Here are news and opinion stories educators, advocates, policy wonks and makers are talking about today:

Trump: Nobody Should Ever Feel Unsafe In American Schools
President Donald Trump is extending his prayers and condolences in the wake of a shooting at a South Florida high school, saying that nobody should fear for their safety in American schools. In a tweet Wednesday, Trump offered: “My prayers and condolences to the families of the victims of the terrible Florida shooting. No child, teacher or anyone else should ever feel unsafe in an American school.” (U.S. News & World Report)

In Her Words: Education Secretary Betsy DeVos Assesses a Year on the Job
For a year now, Education Secretary Betsy DeVos has been trying to give away her $199,700 salary. With every government-issued paycheck, which she pledged she would not take, the billionaire cabinet secretary grew more frustrated by ethics rules that restricted her ability to donate to charities in her official capacity.But this week, after finally getting the go-ahead to donate in her personal capacity, she was able to call four organizations of her choosing to inform them they would evenly split the money: Kids Hope USA, a faith-based organization that connects mentors with schools that Ms. DeVos was long affiliated with, including as a mentor; the Special Olympics, the global sports organization for people with intellectual disabilities; Vision to Learn, a program that provides free eye exams and eyeglasses to students in low-income communities; and Dreams Soar, which supports girls in aviation and science, technology, engineering and mathematics fields. (The New York Times)

‘It’s Dark in the Classrooms’: Stories From Puerto Rico Show the Stress on Schools
A veteran Puerto Rican educator worries that her daughter, a fellow teacher at her school, will leave the island. A physical education teacher worries that the generator at his home will be stolen—without it, his daughter would have to do her homework in the dark. A school security guard says his building needs students who have fled to the U.S. mainland to return, in order for the school to remain open. A student is losing her best friend, who will soon move to Wisconsin with her family. (Education Week)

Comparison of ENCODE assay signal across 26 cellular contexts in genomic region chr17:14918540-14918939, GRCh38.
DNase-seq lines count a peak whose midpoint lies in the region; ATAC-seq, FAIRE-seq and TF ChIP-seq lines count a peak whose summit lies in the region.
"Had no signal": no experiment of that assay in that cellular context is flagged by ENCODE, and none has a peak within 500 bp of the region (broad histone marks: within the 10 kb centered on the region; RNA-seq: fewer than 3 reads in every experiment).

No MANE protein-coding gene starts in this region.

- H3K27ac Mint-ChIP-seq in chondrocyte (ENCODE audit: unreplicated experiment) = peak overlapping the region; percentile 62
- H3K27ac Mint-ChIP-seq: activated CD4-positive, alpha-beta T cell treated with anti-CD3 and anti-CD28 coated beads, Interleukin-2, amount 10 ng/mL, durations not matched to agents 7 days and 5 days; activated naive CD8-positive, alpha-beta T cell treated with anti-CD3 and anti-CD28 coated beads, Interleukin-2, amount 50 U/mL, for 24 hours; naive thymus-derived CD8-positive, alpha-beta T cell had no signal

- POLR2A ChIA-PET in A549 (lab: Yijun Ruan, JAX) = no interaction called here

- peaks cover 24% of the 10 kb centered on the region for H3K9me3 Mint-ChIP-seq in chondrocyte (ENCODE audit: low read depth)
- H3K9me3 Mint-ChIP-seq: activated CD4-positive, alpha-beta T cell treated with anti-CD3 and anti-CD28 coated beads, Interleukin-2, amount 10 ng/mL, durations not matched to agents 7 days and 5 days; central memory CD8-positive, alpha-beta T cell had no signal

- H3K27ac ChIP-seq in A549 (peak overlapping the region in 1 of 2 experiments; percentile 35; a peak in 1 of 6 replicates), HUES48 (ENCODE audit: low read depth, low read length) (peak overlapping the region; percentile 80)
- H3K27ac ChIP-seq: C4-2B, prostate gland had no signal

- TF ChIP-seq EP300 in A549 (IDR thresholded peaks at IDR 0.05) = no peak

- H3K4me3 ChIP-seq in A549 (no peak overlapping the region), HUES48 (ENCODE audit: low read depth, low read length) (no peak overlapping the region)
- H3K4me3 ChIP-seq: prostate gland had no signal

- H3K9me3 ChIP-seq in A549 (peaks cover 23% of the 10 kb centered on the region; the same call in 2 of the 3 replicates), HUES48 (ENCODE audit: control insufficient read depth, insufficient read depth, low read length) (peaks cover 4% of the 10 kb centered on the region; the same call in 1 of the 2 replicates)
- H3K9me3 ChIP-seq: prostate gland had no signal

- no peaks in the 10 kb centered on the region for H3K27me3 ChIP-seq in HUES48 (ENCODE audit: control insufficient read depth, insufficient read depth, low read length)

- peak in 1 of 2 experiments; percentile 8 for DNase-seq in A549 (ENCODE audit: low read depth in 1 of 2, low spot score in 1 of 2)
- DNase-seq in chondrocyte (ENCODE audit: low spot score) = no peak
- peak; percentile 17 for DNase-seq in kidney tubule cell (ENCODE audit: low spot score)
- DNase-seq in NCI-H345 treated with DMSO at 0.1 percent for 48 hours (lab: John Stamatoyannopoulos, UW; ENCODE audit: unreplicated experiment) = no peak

Opinion: Stop funding Georgia charter schools ‘on the cheap’
Corey DeAngelis is a policy analyst at the Cato Institute’s Center for Educational Freedom. In a guest column, DeAngelis endorses a bill in the Georgia Legislature that would increase state spending on charter schools. Sponsored by Rep. Scott Hilton, R-Peachtree Corners, House Bill 787 would increase charter school investment by about $10 million. (Along with raising the per-pupil spending, the bill would add money for some school buildings in higher-cost areas and computers.) At a recent legislative hearing, Hilton maintained the increase for charters would not take money from other public schools because it wouldn’t come out of the $9 billion state education budget. Instead, the new funds would come from the general fund. (The Atlanta Journal-Constitution)

New Jersey
PARCC debate in Newark continues amid calls from Murphy for its dismantling
Ever since New Jersey began using the PARCC exam in the 2014-15 school year, the state teacher’s union and other groups have criticized the the standardized test and called for the state to stop using it to assess student performance. During the campaign for governor last year, Phil Murphy, who was endorsed by the New Jersey Education Association, promised to ditch the test. Since becoming governor, Murphy has reiterated his support for doing away with Partnership for Assessment of Readiness for College and Career tests, though the exact timing remains unclear. (TAPintoNewark)

New Mexico
Students can’t learn if they don’t show up at school
Danielle Burnett, a truancy prevention social worker in Albuquerque Public Schools, spends her days figuring out why students miss school. Her job is to identify the underlying reasons and help families change course. Some students don’t show up because their parents can’t afford school uniforms. Burnett can get these students vouchers for free pants and tops. (The Hechinger Report)

Protesters decry Philly district’s ‘overreach’ with charters
Decrying a proposed policy shift they say would hamper their ability to operate charter schools in Philadelphia, dozens of administrators, parents, and students demonstrated outside the city’s school district headquarters Wednesday. The School Reform Commission is scheduled to have a first reading on a new charter policy Thursday and would presumably adopt it in March. Charter officials said the policy, which would govern charter school amendments, is onerous and represents “an overreach” by the school system, said Amy Hollister, CEO of Northwood Academy Charter School in Frankford. She and others said the policy could require them to clear even small school changes through the district, a violation, Hollister said, of Pennsylvania charter law. (The Philadelphia Inquirer & Daily News)

Mimi Woldeyohannes is the Executive Assistant to the CEO at 50CAN. She lives in Maryland.


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